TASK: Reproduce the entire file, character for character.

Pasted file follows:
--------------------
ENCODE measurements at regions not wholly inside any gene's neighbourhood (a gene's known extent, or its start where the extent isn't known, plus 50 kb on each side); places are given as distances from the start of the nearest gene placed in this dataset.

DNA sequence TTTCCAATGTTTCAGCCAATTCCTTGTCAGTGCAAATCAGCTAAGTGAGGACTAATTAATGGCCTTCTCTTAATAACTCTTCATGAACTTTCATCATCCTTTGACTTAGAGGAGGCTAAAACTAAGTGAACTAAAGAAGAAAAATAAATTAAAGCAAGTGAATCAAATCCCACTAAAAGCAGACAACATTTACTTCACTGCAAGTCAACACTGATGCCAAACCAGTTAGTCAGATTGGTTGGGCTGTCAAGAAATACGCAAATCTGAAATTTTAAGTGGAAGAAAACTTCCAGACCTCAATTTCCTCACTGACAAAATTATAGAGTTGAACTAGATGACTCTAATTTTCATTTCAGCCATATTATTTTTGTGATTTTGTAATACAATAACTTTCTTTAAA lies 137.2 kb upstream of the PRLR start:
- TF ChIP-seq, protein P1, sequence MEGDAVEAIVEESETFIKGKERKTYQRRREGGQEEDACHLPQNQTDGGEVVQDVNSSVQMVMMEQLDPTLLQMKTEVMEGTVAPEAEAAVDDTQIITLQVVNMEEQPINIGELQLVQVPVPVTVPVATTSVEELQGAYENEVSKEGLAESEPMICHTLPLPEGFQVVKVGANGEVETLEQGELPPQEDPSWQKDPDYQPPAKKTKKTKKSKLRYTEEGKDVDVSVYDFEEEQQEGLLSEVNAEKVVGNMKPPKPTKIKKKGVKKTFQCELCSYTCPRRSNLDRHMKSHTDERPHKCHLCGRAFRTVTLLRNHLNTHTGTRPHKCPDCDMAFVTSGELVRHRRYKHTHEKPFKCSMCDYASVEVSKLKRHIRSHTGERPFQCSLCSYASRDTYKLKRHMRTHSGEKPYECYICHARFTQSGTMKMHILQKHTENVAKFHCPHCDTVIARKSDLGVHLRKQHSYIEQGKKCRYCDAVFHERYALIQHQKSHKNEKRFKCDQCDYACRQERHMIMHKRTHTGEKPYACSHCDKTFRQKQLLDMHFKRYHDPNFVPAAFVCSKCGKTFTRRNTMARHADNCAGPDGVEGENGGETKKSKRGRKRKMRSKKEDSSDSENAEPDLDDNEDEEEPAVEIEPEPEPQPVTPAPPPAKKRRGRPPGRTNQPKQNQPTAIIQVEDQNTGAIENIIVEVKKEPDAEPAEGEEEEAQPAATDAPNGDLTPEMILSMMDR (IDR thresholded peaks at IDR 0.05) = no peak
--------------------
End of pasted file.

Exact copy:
ENCODE measurements at regions not wholly inside any gene's neighbourhood (a gene's known extent, or its start where the extent isn't known, plus 50 kb on each side); places are given as distances from the start of the nearest gene placed in this dataset.

DNA sequence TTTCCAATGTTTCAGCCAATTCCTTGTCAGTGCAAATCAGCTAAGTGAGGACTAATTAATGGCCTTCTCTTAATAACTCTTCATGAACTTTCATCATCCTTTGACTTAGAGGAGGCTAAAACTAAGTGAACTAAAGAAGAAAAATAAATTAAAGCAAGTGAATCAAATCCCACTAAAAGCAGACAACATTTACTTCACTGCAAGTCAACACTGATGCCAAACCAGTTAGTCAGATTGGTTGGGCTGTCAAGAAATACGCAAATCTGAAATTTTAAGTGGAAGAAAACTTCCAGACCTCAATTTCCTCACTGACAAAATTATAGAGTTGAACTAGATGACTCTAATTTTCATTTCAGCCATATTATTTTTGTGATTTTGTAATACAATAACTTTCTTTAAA lies 137.2 kb upstream of the PRLR start:
- TF ChIP-seq, protein P1, sequence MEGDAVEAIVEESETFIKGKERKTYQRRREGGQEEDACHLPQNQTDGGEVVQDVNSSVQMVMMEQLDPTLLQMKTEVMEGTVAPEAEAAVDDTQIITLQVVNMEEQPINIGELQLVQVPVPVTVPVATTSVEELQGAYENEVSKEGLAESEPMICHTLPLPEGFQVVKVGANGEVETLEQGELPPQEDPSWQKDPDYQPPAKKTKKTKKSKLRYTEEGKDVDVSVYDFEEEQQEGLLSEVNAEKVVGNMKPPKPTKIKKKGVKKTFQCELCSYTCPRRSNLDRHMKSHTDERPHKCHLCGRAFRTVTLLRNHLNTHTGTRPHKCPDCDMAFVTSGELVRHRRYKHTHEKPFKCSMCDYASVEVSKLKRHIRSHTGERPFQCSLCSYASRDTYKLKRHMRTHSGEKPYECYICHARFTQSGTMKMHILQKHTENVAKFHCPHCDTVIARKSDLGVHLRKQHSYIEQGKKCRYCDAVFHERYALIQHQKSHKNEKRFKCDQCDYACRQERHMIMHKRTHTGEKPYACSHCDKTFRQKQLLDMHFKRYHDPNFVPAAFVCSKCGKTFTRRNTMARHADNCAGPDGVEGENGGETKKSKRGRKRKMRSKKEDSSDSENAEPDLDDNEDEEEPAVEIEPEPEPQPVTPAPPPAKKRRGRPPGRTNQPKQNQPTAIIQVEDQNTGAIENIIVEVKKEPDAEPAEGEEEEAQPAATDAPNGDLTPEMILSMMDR (IDR thresholded peaks at IDR 0.05) = no peak